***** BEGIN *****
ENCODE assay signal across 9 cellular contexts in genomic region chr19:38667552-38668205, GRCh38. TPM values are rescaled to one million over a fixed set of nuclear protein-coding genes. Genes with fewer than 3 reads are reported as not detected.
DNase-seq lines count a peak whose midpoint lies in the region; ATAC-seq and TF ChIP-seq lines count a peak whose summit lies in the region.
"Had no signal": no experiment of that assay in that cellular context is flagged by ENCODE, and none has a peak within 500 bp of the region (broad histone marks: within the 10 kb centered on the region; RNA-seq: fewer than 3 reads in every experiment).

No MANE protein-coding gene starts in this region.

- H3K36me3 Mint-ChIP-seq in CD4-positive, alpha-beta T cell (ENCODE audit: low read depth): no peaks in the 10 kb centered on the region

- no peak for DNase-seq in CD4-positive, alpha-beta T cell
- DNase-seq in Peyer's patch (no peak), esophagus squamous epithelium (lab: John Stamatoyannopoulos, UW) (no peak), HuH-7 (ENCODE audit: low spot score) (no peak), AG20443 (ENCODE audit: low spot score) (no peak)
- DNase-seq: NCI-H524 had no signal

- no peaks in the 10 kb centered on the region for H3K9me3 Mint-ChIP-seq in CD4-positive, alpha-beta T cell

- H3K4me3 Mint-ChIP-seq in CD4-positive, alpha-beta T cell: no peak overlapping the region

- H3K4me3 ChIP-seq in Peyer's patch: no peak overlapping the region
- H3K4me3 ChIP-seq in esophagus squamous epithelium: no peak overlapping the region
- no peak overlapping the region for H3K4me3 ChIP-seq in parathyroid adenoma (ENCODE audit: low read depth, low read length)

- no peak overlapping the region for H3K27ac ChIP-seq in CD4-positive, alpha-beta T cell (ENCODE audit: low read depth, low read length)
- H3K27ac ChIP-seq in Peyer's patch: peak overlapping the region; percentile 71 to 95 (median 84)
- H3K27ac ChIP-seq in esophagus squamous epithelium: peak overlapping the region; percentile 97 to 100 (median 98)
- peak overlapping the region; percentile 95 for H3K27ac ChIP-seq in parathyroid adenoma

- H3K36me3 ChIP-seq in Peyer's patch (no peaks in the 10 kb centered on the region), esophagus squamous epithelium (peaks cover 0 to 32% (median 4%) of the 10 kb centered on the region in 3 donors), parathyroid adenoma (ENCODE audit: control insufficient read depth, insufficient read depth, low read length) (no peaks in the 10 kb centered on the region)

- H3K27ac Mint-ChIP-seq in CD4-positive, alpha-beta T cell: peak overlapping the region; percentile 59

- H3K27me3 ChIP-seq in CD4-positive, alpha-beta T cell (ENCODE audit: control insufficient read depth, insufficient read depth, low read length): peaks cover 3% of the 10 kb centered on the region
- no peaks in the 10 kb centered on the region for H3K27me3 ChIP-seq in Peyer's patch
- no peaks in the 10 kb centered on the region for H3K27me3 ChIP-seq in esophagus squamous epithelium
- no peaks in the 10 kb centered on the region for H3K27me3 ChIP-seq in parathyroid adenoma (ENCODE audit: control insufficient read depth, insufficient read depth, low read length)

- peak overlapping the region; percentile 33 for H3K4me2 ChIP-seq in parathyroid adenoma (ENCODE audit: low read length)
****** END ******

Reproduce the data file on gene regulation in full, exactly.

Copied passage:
ENCODE assay signal across 9 cellular contexts in genomic region chr19:38667552-38668205, GRCh38. TPM values are rescaled to one million over a fixed set of nuclear protein-coding genes. Genes with fewer than 3 reads are reported as not detected.
DNase-seq lines count a peak whose midpoint lies in the region; ATAC-seq and TF ChIP-seq lines count a peak whose summit lies in the region.
"Had no signal": no experiment of that assay in that cellular context is flagged by ENCODE, and none has a peak within 500 bp of the region (broad histone marks: within the 10 kb centered on the region; RNA-seq: fewer than 3 reads in every experiment).

No MANE protein-coding gene starts in this region.

- H3K36me3 Mint-ChIP-seq in CD4-positive, alpha-beta T cell (ENCODE audit: low read depth): no peaks in the 10 kb centered on the region

- no peak for DNase-seq in CD4-positive, alpha-beta T cell
- DNase-seq in Peyer's patch (no peak), esophagus squamous epithelium (lab: John Stamatoyannopoulos, UW) (no peak), HuH-7 (ENCODE audit: low spot score) (no peak), AG20443 (ENCODE audit: low spot score) (no peak)
- DNase-seq: NCI-H524 had no signal

- no peaks in the 10 kb centered on the region for H3K9me3 Mint-ChIP-seq in CD4-positive, alpha-beta T cell

- H3K4me3 Mint-ChIP-seq in CD4-positive, alpha-beta T cell: no peak overlapping the region

- H3K4me3 ChIP-seq in Peyer's patch: no peak overlapping the region
- H3K4me3 ChIP-seq in esophagus squamous epithelium: no peak overlapping the region
- no peak overlapping the region for H3K4me3 ChIP-seq in parathyroid adenoma (ENCODE audit: low read depth, low read length)

- no peak overlapping the region for H3K27ac ChIP-seq in CD4-positive, alpha-beta T cell (ENCODE audit: low read depth, low read length)
- H3K27ac ChIP-seq in Peyer's patch: peak overlapping the region; percentile 71 to 95 (median 84)
- H3K27ac ChIP-seq in esophagus squamous epithelium: peak overlapping the region; percentile 97 to 100 (median 98)
- peak overlapping the region; percentile 95 for H3K27ac ChIP-seq in parathyroid adenoma

- H3K36me3 ChIP-seq in Peyer's patch (no peaks in the 10 kb centered on the region), esophagus squamous epithelium (peaks cover 0 to 32% (median 4%) of the 10 kb centered on the region in 3 donors), parathyroid adenoma (ENCODE audit: control insufficient read depth, insufficient read depth, low read length) (no peaks in the 10 kb centered on the region)

- H3K27ac Mint-ChIP-seq in CD4-positive, alpha-beta T cell: peak overlapping the region; percentile 59

- H3K27me3 ChIP-seq in CD4-positive, alpha-beta T cell (ENCODE audit: control insufficient read depth, insufficient read depth, low read length): peaks cover 3% of the 10 kb centered on the region
- no peaks in the 10 kb centered on the region for H3K27me3 ChIP-seq in Peyer's patch
- no peaks in the 10 kb centered on the region for H3K27me3 ChIP-seq in esophagus squamous epithelium
- no peaks in the 10 kb centered on the region for H3K27me3 ChIP-seq in parathyroid adenoma (ENCODE audit: control insufficient read depth, insufficient read depth, low read length)

- peak overlapping the region; percentile 33 for H3K4me2 ChIP-seq in parathyroid adenoma (ENCODE audit: low read length)